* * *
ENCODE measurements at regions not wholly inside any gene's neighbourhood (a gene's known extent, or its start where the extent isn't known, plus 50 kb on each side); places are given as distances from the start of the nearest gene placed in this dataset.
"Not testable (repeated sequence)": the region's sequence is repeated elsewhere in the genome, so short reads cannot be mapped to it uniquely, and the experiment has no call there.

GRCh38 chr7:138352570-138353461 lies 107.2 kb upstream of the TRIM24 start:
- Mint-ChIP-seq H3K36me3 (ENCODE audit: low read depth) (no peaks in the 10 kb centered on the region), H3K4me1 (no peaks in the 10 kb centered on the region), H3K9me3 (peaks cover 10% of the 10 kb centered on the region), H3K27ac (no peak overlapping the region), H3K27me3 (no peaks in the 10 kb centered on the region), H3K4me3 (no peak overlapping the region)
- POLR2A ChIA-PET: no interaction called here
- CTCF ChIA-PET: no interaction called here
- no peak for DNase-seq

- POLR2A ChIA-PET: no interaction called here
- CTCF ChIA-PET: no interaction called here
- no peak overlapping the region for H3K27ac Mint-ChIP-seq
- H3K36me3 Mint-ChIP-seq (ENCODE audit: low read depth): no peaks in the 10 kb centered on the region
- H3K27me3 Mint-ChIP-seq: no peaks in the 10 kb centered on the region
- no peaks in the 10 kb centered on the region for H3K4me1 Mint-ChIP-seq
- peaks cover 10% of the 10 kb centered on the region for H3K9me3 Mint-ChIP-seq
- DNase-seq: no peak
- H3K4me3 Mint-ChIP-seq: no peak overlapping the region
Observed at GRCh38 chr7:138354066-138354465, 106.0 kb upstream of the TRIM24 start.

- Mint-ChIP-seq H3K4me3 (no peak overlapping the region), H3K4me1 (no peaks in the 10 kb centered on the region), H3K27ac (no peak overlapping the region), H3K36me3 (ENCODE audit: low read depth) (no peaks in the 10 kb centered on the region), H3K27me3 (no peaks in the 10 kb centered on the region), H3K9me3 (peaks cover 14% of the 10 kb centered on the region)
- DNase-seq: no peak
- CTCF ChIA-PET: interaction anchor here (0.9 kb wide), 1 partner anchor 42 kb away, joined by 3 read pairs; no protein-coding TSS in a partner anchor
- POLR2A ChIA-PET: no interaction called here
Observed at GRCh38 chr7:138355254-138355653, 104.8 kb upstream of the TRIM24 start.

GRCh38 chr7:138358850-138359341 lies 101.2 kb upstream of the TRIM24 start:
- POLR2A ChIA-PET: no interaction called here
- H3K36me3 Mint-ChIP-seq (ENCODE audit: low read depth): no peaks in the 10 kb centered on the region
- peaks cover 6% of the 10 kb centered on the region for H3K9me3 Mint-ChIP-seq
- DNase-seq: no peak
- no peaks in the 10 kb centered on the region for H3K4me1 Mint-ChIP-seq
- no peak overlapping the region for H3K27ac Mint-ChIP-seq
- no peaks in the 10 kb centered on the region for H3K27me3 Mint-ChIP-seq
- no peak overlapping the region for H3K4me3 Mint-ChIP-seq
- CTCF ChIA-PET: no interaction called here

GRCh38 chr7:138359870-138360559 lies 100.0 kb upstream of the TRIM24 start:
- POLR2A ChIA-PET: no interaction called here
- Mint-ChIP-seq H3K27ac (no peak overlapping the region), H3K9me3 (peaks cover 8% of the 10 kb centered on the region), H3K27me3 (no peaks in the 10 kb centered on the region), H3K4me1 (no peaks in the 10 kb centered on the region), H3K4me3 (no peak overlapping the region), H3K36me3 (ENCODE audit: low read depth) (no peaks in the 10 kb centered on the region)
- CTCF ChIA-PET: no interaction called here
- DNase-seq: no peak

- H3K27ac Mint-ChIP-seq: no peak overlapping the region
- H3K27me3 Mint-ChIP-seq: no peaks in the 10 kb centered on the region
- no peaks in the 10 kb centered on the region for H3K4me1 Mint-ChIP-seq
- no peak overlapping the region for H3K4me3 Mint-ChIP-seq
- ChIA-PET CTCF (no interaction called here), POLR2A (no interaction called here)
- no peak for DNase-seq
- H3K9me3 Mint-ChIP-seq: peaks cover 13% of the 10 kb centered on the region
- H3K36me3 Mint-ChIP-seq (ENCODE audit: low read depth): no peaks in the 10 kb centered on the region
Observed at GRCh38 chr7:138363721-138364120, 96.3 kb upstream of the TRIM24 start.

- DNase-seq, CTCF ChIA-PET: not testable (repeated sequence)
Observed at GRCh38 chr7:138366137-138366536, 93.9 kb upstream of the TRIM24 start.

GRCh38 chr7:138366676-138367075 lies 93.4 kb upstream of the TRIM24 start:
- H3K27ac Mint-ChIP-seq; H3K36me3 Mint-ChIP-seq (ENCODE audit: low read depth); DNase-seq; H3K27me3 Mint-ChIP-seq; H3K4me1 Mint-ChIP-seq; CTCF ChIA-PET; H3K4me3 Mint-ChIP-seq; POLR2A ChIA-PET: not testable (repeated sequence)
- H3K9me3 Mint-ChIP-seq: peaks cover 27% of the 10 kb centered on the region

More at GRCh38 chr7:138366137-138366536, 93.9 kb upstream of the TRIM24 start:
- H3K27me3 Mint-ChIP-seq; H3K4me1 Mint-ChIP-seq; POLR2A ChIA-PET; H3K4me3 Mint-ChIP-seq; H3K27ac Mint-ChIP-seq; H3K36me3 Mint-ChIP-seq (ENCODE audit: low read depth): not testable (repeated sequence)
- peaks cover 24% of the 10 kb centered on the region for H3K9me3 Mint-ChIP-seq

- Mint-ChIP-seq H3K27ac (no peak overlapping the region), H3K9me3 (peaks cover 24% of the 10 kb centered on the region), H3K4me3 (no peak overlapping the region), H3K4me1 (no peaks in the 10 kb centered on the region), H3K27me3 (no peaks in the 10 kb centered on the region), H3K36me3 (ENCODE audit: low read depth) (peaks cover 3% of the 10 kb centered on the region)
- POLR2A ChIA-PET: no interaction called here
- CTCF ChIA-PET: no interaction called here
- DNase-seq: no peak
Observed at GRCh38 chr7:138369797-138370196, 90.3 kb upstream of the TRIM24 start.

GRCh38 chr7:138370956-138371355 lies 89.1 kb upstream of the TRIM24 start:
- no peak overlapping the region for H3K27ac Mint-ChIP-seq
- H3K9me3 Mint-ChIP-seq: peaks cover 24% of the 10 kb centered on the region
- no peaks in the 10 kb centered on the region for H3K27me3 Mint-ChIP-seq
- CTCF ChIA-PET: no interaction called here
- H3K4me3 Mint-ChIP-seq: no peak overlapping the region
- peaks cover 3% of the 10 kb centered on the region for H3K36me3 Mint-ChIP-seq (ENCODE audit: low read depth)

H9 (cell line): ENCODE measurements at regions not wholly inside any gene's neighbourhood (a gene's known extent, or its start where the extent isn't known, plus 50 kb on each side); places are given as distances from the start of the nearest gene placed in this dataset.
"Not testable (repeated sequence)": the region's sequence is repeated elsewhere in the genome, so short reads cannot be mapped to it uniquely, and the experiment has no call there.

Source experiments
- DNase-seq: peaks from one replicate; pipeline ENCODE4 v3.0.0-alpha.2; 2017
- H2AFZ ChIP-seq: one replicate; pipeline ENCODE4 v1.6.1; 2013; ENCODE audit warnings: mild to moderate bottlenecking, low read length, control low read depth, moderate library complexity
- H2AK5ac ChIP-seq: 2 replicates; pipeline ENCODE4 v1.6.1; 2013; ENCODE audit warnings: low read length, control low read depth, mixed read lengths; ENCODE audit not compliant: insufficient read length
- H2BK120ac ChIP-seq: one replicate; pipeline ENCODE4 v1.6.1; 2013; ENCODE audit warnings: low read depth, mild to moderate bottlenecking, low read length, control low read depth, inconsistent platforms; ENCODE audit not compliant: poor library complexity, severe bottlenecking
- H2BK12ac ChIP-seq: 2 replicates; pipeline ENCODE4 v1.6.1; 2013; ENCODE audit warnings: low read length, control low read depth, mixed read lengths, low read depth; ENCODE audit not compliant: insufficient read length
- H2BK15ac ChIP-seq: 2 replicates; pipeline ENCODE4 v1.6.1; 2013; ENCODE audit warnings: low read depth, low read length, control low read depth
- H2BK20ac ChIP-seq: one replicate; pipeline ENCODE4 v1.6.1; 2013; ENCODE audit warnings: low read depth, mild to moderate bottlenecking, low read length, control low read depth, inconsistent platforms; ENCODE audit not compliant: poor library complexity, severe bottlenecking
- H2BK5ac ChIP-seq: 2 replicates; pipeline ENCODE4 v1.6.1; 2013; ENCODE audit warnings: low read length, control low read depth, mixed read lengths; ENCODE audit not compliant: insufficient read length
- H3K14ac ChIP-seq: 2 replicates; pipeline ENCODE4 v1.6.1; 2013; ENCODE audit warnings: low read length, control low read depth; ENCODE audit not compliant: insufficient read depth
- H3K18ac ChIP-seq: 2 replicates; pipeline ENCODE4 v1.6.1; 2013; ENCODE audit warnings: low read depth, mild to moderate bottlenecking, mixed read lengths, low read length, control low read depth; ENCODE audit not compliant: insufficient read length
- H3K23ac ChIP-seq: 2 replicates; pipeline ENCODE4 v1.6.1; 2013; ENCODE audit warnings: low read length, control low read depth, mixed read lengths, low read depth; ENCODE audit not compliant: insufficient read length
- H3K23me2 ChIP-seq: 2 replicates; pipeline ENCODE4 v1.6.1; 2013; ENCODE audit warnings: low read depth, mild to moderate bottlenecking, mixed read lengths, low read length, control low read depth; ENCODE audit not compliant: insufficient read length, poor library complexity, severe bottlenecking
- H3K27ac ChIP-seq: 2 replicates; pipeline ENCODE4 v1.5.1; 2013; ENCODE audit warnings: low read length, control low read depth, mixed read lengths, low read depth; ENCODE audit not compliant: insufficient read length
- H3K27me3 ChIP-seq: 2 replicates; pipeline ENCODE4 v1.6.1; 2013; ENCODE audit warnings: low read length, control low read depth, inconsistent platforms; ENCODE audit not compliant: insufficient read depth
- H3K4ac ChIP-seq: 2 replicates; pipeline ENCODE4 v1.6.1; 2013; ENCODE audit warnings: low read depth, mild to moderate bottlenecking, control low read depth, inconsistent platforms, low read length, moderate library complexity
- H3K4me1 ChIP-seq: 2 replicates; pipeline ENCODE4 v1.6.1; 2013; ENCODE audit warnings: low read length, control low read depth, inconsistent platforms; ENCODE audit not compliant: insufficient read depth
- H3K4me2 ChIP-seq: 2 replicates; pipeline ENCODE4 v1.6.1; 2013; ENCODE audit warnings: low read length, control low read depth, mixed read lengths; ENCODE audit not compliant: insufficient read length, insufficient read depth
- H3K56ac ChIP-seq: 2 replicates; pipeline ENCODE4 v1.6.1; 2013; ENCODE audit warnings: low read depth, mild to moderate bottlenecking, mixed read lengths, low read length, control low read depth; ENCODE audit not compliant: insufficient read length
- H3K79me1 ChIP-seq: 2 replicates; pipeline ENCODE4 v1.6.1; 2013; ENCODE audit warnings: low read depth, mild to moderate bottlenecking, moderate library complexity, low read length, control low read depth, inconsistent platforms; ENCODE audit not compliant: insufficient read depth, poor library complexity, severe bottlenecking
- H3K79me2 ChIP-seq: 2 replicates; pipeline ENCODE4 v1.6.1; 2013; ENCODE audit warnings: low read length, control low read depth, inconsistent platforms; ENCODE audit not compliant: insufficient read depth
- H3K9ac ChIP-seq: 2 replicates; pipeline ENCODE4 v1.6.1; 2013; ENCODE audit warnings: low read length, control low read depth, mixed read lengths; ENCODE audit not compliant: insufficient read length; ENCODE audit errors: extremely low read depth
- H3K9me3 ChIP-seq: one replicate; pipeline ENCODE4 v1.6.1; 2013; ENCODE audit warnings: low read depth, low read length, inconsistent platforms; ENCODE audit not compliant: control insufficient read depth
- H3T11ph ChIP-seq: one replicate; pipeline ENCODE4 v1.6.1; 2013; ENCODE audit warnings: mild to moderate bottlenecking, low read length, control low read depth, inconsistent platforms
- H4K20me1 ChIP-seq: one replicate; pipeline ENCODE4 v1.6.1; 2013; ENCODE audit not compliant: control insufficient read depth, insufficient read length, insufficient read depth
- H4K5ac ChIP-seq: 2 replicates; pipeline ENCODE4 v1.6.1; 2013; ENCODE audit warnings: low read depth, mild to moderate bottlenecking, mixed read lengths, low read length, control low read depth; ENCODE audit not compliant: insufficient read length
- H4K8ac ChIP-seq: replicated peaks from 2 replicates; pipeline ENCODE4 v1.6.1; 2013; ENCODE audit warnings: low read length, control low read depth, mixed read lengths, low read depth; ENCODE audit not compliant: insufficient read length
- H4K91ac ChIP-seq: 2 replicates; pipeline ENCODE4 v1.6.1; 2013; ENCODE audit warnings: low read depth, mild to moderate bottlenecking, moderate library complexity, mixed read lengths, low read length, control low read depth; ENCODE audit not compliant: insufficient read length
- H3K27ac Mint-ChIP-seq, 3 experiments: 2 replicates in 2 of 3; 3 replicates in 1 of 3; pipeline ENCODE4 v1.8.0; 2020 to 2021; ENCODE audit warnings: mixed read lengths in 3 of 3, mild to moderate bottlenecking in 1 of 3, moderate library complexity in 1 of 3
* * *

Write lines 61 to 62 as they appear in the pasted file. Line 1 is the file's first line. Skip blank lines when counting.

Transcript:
- no peak overlapping the region for H3K27ac Mint-ChIP-seq
- H3K9me3 Mint-ChIP-seq: peaks cover 24% of the 10 kb centered on the region